Long study drives down dirt disease
Thirty years of progress has been made in the understanding and treatment of the soil-dwelling melioidosis disease.
Melioidosis is caused by bacteria that live below the soil’s surface during dry weather, but after heavy rainfall proliferate and are found in surface water and mud.
People can easily catch the disease through small cuts and scrapes that come into contact with dirt or mud.
For the last 30 years, the Darwin Prospective Melioidosis Study (DPMS) has been gathering data on the issue and informing new treatments.
In a new paper based on the DPMS, experts find that the mortality rate of melioidosis in Darwin has decreased from 31 to six per cent.
The overall number of cases has risen over the study period, which has been linked to a combination of population increase, more awareness leading to more tests and diagnosis, and more construction activity in the Top End, which disrupts the soil and releases the bacteria.
The ongoing research shows the bacteria generally causes serious illness in those with underlying health problems, while healthy people should not die if diagnosed and treated early.
Professor Bart Currie from Menzies School of Health Research (Menzies) and Royal Darwin Hospital (RDH) says the 30-year DPMS shows the importance of recognising diabetes and hazardous alcohol use as major risk factors for the severity of melioidosis, but also at risk are those on immune-suppressing therapy including cancer patients.
“This is what the RDH microbiology laboratory, Infectious Diseases Department and ICU have learnt and the 2020 Darwin melioidosis treatment guideline is now used internationally, for instance in the USA with recent cases of melioidosis,” Dr Currie says.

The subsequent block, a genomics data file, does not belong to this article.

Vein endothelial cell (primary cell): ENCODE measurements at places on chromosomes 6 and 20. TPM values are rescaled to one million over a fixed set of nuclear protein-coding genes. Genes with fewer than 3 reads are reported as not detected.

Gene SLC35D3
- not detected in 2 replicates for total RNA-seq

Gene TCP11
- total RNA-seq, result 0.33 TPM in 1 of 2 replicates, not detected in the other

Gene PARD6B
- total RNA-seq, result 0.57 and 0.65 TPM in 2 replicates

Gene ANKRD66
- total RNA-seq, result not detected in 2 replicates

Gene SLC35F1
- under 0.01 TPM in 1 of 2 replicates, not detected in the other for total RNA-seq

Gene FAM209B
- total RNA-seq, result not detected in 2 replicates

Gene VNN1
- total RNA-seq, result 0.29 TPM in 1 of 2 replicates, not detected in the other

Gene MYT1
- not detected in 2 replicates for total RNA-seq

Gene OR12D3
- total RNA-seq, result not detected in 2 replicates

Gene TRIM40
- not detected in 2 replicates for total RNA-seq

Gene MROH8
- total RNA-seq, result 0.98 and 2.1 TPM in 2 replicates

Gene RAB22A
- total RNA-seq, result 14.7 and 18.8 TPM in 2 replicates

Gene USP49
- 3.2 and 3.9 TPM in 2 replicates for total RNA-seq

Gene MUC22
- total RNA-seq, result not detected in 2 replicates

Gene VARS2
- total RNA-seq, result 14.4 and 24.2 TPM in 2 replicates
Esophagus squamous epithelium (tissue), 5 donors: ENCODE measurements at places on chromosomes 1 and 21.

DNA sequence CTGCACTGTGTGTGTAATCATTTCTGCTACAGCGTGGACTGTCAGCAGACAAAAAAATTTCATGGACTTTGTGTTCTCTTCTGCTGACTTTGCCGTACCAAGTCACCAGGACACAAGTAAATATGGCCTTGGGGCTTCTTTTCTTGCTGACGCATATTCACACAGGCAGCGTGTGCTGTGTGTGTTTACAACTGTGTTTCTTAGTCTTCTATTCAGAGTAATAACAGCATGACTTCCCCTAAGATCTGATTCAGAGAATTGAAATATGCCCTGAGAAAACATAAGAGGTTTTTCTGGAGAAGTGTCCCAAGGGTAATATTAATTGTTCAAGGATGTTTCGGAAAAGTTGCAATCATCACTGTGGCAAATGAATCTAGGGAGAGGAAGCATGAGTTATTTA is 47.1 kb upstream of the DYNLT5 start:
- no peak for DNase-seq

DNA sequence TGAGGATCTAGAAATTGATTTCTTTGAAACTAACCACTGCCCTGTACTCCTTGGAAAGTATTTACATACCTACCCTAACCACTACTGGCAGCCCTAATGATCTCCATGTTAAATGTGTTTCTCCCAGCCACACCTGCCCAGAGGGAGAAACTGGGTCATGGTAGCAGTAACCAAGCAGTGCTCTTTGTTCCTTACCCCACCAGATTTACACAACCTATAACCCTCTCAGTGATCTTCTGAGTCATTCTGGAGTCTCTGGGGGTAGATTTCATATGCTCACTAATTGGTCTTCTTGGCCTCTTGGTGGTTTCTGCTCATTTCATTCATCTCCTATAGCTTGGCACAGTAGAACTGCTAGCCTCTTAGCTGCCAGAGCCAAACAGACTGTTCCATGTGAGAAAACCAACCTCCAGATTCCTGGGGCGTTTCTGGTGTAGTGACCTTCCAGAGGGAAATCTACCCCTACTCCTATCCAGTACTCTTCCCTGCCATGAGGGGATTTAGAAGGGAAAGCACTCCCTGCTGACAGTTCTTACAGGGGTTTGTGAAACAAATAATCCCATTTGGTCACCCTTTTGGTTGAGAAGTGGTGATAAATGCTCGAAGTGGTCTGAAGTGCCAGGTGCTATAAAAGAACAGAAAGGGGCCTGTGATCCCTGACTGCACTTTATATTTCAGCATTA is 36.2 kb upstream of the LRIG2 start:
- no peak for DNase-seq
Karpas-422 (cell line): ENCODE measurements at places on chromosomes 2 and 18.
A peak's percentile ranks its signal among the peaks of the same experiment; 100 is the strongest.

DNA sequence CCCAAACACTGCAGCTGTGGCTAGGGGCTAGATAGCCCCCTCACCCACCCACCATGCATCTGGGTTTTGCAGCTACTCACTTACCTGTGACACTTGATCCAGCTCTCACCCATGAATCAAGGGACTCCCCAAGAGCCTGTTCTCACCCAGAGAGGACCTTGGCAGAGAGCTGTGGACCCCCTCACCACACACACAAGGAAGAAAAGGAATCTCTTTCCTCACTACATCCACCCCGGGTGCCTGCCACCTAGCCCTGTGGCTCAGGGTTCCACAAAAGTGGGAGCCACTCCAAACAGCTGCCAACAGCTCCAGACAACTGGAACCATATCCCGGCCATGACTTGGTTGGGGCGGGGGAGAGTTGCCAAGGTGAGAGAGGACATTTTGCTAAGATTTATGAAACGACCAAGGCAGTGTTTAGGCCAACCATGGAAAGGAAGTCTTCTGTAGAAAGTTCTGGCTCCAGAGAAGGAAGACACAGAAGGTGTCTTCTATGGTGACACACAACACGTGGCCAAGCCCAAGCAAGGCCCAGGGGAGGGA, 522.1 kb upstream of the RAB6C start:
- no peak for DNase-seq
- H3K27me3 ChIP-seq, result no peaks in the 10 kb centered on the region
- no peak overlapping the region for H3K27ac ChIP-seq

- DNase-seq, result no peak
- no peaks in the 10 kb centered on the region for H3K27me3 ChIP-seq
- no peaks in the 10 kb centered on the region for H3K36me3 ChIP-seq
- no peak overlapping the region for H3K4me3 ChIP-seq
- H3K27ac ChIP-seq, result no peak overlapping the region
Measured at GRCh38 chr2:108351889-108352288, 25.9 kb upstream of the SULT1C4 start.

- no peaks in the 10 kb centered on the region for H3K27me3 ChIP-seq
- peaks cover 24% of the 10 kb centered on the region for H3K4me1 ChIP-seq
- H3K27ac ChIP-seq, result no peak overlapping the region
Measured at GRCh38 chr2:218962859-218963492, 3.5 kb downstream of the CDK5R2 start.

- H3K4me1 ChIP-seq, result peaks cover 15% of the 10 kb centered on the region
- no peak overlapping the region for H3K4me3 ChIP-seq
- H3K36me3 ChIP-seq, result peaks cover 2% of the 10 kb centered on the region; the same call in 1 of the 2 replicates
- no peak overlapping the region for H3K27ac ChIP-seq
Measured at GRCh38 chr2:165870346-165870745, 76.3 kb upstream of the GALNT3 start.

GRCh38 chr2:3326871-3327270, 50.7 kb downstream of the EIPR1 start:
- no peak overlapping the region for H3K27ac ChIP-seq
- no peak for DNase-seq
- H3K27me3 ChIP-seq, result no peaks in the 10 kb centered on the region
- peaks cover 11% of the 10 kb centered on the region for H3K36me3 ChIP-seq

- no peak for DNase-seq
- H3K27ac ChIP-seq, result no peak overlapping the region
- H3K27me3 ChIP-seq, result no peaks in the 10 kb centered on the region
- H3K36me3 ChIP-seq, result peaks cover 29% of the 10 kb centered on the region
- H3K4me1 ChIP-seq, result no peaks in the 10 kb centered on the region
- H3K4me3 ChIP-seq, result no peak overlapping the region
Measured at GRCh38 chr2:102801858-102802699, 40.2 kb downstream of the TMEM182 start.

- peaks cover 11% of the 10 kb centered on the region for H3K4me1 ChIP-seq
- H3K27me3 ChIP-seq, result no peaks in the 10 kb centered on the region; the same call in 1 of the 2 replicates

“Analysis of our 30 years of cases and links to weather also provides consistent evidence that global warming is likely to increase the risk of melioidosis in the future and expand the boundaries southward.
“With colleagues in Australia and overseas, we also have found that there are unexpected instances of melioidosis outside the tropics and more work is needed to understand these occurrences.”
Research on the genetics of the melioidosis-causing bacteria have shown that it originated here in Australia and then spread to Asia, then to Africa and then more recently to the Americas.
“There is much more work to be done as even in the Darwin study we have found ‘Asian’ strains that have entered Australia in recent decades, but how and from where specifically we don't yet know,” Dr Currie said.
“Similar recent findings of a cluster of three cases of ‘imported’ melioidosis in the USA shows how important it is for there to be a ‘global’ view on melioidosis and for international collaborations to share findings and data to better understand this enigmatic infectious disease.”
The Darwin study also provides evidence that the bacteria can become airborne during monsoonal weather events and cause melioidosis through inhalation.
The experts say global warming is likely to increase the risk of melioidosis in the future, boosted by a combination of warmer temperatures, higher humidity and increased rainfall.